Think you’ve smoked a lot of weed? Author Catherine Hiller has smoked marijuana “almost every day” for the past 50 years, a smoking regimen she describes in her funny and poignant new autobiography Just Say Yes: A Marijuana Memoir.
First, a disclaimer: Ms. Hiller hasn’t smoked marijuana every day for 50 years. She has three sons and took short breaks from smoking when she was pregnant or breastfeeding. Otherwise, she claims to have refueled every day for half a century. Her memoir speaks of that habit as well as the tumultuous cultural journey of America’s changing attitudes toward cannabis.
SF Evergreen spoke to Hiller during one of the stops in San Francisco on her book tour to learn about a career in smoking marijuana that dates all the way back to the JFK administration.
This interview has been edited for brevity and clarity.
SF Evergreen: When was the first time you smoked marijuana?
Catherine Hiller: I was a freshman in college in 1963. I knew this was the drug for me before I smoked it, just from what people said. At that time, the most culturally interesting people smoked weed. It was the artists, the intellectuals, the philosophers, and I wanted to be a part of that scene. When I had my first joint, it turned out to be just as good as I imagined.
eg: What did the other parents think of you as a mother raising children?
CH: I was never publicly like a weed-smoking mom. There was a DARE program where the police would come into the schools and tell the kids how wrong and bad it is. So I did my best to hide my weed smoke from my kids – not too successfully, they always knew. They knew it was something they couldn’t bring up in school.
eg: Do you feel that 50 years of smoking weed has affected your cognitive functioning?
CH: I don’t think it affected it that much. I have to be honest that at my age my friends and I start to forget things from time to time. But most of my friends don’t smoke weed.
eg: Have you ever been arrested or detained for marijuana possession?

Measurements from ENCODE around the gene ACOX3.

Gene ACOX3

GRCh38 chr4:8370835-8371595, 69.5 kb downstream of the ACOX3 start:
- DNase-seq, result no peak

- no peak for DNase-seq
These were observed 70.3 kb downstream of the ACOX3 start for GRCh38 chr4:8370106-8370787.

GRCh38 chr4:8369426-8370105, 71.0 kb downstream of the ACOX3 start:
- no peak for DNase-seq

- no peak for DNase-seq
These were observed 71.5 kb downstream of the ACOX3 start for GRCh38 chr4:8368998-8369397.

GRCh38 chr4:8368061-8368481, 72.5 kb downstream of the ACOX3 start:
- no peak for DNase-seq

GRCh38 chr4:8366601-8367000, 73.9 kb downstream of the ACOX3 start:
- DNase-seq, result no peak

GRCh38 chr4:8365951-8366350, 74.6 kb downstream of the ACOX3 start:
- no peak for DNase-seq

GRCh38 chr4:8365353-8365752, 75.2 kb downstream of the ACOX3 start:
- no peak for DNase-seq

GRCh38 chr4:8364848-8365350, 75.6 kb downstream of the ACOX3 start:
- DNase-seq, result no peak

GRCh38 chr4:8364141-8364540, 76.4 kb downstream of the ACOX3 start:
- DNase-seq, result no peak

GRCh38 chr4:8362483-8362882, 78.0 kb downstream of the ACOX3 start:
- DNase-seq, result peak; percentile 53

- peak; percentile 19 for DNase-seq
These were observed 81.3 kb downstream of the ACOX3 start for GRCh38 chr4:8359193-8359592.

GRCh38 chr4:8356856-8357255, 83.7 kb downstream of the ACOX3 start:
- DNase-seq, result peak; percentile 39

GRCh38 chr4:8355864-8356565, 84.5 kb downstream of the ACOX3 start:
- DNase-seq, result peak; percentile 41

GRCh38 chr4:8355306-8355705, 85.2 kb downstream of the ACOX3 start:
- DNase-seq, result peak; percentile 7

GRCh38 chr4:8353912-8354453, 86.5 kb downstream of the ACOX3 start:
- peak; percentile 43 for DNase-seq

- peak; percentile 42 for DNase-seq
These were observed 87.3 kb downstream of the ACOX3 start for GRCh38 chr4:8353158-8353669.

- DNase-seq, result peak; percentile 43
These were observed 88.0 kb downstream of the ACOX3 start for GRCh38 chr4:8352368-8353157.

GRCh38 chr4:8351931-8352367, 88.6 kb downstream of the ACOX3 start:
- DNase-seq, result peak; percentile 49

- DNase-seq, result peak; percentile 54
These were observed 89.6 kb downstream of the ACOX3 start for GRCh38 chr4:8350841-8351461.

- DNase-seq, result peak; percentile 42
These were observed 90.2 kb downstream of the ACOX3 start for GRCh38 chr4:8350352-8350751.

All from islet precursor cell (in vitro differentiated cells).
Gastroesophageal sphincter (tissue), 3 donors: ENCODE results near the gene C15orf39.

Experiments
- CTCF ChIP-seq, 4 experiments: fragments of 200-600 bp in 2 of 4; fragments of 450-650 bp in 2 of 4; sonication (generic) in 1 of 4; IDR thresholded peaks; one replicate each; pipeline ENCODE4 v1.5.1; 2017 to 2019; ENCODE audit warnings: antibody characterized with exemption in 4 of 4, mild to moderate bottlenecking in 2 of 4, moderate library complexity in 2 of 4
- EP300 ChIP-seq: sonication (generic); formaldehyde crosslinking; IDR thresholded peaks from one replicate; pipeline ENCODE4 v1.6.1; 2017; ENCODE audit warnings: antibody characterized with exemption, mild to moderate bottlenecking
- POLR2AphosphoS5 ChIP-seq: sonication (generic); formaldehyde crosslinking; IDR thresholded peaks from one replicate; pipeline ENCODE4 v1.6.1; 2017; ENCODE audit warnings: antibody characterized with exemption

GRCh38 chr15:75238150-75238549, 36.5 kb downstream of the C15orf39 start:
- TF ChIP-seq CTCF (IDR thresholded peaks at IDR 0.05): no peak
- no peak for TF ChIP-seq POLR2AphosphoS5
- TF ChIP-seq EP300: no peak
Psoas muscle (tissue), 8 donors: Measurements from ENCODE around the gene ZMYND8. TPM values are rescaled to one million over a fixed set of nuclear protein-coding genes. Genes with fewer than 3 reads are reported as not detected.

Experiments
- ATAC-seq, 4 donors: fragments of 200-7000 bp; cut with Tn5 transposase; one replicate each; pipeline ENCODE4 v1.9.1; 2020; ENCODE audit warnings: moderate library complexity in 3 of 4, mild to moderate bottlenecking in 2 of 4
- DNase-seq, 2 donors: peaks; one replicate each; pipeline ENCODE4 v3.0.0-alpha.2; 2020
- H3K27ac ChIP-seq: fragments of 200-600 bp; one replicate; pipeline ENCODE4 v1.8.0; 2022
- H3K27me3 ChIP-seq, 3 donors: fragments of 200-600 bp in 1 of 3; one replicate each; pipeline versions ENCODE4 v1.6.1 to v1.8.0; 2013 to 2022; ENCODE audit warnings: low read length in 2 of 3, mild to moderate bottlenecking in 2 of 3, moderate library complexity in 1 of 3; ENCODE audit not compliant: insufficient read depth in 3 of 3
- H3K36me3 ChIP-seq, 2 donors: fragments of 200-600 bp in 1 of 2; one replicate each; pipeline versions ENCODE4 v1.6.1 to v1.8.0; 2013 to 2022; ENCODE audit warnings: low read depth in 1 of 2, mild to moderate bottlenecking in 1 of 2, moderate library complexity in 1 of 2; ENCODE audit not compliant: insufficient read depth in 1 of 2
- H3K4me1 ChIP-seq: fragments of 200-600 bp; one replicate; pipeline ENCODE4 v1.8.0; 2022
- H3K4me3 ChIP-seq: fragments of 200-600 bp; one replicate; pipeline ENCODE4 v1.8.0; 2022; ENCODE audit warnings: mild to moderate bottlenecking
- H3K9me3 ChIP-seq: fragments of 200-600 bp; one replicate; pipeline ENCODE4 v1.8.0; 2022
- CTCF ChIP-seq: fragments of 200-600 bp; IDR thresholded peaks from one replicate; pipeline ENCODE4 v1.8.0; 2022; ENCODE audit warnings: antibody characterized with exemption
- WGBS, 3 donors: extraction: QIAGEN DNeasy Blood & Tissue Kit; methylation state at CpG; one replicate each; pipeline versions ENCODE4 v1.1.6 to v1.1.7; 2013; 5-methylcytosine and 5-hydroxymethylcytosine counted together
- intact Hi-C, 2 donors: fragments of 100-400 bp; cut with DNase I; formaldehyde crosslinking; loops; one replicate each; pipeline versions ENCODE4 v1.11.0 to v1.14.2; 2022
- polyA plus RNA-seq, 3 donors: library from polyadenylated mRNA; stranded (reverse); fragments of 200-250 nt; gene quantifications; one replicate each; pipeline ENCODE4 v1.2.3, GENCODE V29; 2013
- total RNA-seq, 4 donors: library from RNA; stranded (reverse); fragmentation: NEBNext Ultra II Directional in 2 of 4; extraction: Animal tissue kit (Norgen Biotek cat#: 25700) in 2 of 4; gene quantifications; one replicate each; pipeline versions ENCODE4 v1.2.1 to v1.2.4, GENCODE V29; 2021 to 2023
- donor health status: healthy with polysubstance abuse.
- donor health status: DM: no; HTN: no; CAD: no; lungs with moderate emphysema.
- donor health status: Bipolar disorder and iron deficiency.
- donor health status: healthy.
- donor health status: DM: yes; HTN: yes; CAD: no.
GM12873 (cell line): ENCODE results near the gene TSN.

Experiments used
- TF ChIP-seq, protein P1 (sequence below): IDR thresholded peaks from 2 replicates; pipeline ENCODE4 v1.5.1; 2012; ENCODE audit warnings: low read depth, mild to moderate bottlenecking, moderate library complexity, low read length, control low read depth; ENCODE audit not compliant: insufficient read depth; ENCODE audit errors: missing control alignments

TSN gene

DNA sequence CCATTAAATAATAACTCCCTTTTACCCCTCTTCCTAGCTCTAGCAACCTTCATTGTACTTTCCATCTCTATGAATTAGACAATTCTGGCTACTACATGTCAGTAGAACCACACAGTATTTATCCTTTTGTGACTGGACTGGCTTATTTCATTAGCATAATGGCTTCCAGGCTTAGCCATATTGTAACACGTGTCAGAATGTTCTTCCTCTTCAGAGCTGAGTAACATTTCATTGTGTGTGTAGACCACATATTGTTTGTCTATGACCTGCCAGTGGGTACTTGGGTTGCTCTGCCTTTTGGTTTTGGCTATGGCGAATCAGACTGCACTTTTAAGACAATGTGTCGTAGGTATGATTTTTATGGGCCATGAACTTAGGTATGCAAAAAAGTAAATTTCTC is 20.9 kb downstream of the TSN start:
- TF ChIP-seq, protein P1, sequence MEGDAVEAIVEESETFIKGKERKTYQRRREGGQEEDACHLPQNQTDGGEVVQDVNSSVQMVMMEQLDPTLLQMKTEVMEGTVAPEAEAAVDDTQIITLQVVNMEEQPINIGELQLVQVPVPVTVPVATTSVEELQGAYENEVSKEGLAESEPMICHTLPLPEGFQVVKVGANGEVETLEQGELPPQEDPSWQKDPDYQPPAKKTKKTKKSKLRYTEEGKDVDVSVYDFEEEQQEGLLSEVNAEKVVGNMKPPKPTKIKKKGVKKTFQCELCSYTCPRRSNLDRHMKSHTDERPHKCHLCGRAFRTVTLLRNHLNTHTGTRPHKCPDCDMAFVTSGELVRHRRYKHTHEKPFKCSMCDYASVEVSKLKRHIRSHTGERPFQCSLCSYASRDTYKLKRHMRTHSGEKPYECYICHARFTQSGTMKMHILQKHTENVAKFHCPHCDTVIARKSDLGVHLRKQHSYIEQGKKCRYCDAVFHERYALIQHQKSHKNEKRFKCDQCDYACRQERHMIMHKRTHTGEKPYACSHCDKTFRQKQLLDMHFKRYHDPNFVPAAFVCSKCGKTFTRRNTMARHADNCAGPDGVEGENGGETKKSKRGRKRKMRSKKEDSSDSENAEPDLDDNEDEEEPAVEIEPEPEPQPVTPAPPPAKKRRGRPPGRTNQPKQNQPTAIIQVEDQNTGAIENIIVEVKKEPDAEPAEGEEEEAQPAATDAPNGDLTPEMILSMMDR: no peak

CH: I’ve never been to jail. Nothing bad ever happened. That’s why I wanted to publish this book. I wanted to show that you don’t have to have the usual story of “You go to jail and then you feel terrible and then you start a spiritualized life and then you don’t need it.” No, I need it. And I still smoke it. I don’t think it really made me any less.
eg: Are you currently on medication?
CH: People always ask, “Are you high right now?” No, I’m not high right now.
I don’t like that term ‘medication’. As if we are all so sick and need medication to function. Why not consider it a joyful enhancer instead of medicalizing it?
I think in America we medicalize everything. If you’re shy, you now have social affective disorder, that’s ridiculous. I don’t feel like I’m medicating myself at all. Do you think you’re drugging yourself drinking a glass of wine in a bar? New. You do something that makes you feel more relaxed.
eg: Do you ever speak in public while stoned?
CH: Accidentally, just once. It was on this tour and I was doing a radio interview, and they said, “Five hours,” and I said, “Perfect.” So at two o’clock they called me because it was Easter time. So suddenly I had to do the interview stoned. I didn’t like it, but I don’t think I was particularly less coherent. I felt that my mind was not so sharp. I didn’t think that was the best part of my interviews, but I don’t think the public necessarily knew.
eg: What advice would you give cannabis users?
CH: Start talking about it with your friends. Start admitting it. You name it. You might find that you have a new commonality with them. But you may also be changing their perception of what a marijuana smoker is.
The reason I wrote this book is to change that perception. Since most people don’t think of someone who would write a book like this, a Ph.D. I wanted them to associate those things with smoking – not Cheech & Chong, but the average person.
Photo by Carsten Fleck